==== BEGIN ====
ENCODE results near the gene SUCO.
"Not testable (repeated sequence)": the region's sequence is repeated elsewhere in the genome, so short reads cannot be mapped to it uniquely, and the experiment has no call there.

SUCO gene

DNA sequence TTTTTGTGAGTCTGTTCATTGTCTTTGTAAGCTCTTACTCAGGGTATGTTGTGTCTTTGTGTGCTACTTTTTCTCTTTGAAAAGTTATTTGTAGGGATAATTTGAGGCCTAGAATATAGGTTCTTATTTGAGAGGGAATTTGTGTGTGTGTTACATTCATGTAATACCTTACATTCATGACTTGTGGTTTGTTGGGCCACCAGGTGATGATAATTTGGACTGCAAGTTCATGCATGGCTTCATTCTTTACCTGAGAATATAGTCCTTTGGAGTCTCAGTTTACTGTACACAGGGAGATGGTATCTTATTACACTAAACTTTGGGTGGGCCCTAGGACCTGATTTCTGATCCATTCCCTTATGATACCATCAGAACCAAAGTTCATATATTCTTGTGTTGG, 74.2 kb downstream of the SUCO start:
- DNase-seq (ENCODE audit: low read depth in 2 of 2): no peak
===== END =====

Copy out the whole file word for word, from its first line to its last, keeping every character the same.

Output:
ENCODE results near the gene SUCO.
"Not testable (repeated sequence)": the region's sequence is repeated elsewhere in the genome, so short reads cannot be mapped to it uniquely, and the experiment has no call there.

SUCO gene

DNA sequence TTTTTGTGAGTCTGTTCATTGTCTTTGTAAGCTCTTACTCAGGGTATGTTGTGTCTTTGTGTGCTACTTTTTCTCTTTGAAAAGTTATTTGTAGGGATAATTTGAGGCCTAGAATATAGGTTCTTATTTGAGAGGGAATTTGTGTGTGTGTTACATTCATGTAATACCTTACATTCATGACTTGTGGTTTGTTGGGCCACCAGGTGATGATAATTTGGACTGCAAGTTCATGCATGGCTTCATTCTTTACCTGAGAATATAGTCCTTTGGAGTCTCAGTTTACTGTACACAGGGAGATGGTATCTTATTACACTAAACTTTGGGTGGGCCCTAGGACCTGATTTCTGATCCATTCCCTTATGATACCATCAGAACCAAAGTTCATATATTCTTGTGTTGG, 74.2 kb downstream of the SUCO start:
- DNase-seq (ENCODE audit: low read depth in 2 of 2): no peak